10 Common Beginner Mistakes in Golf

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Louis Pringle
Jul 22, 2022
10 minutes

Golf is a wonderful sport, but no one can deny that it can get very challenging, and even frustrating at times. While there are plenty of reasons why golfers get frustrated on the golf course, this article will highlight the most common ones and offer suggestions as well as beginner golf tips on how to counter these frustrations.

From overthinking to leaving your putts short on the green, there are many factors that can fuel your frustration over the course of a round of golf. Fortunately for you, there are solutions and easy golf tips that exist to counter these frustrations.

The following guide will highlight:

  • The 10 most common issues for golfers on the course
  • How these issues can impact your scorecard
  • Solutions to fix the issues that affect your golf game

1. Overthinking

Overthinking is the most common issue amongst golfers of all levels. Though it may not be the most prevalent issue for all golfers, the vast majority will mention having issues with overthinking at some point when they’re out on the course.

Overthinking shots can lead you to spend too much time over the ball which can result in your body tensing up, something you want to avoid when swinging a club, or simply lead to forget how to swing your golf club. Additionally, it can create some confusion in your mind when you’re on the green trying to read the lines and prevent you from committing to your shot.

How to fix this issue:

  • Adopt a proper pre-shot routine by creating a repeatable sequence on which you can rely when you’re in doubt. This will not only help you get mentally prepared, but it will also help you with muscle memory, a key aspect of the golf swing. A commonly used routine by golfers is to stand behind the ball with the club in hand for a few seconds to visualize the strike, step up to the ball take a practice swing or two, and then go ahead with your strike.

2. Not committing to the shot

As we alluded to, not committing to your shot can also be very damaging to your scorecard. This may sound cliché to experienced golfers, but it’s still one of the biggest issues for golfers of all skill levels. Just like overthinking, not thinking your shot through can end up being just as costly.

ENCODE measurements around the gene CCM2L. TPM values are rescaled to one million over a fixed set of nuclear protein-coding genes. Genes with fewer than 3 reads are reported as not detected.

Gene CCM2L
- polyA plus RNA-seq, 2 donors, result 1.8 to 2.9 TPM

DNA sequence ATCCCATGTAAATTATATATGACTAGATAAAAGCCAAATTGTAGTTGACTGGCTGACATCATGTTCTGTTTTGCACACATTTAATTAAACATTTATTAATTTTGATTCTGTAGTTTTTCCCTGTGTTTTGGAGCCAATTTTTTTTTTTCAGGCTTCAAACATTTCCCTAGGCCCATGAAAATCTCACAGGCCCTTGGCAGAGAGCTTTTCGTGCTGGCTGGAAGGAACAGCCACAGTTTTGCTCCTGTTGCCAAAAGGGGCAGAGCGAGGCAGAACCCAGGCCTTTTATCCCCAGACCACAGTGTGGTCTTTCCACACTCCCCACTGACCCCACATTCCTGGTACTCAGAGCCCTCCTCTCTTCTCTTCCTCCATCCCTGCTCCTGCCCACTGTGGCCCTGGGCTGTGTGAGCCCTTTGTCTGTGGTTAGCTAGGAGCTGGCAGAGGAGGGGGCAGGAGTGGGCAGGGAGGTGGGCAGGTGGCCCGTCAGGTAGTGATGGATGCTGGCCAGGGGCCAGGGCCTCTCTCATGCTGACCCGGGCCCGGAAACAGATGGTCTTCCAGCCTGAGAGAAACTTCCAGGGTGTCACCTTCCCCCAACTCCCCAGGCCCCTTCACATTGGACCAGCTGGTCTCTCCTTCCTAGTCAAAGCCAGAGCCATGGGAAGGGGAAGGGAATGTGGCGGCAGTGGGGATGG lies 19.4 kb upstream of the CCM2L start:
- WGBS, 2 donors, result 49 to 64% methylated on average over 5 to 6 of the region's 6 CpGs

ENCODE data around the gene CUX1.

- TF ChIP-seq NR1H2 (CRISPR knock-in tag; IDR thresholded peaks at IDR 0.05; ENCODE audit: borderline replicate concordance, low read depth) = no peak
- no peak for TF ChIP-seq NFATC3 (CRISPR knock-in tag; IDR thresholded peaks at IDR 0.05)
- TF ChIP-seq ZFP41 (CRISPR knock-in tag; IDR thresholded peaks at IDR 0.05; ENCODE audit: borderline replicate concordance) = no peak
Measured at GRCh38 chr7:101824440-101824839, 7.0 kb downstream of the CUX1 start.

Off the tee or down in the alley, hitting a shot without committing to it can lead to a wayward strike that can directly affect your scorecard. On the green, doubt will almost always end up with you leaving your putts short.

How to fix the issue:

  • Decide on how you’ll strike the ball before setting up for your shot or even beginning your pre-shot routine. Whether you do it while walking to your ball or you make up your mind quickly once you get to your ball, deciding on how you’ll hit the ball should be at the top of your priorities.

3. Playing the wrong tees

Playing from the wrong set of tees will undoubtedly have an impact on your scorecard. When you’re teeing off from a set of tees that is too far back for your skill level, you’re simply making the game harder for yourself. Also, playing from too far back on the course will lead to slower rounds for not only you but the people behind you as well.

On the other hand, playing from tees that are too short for your skill level will often end up with you having to pull out a wedge on your second shot or it will even allow you to reach the green on holes that shouldn’t be drivable. The nice thing about playing closer, however, is that your score will also tend to shrink.

How to fix the issue:

  • Move up one set of tees to shorten the length of holes and take the driver out of play which tends to be an issue for many who are just starting to play golf;
  • Mix up the tees to create a combo set of your own that will be more fitting to your game. Some courses will have this feature on their scorecards, but you can always do that yourself to make the game more fun!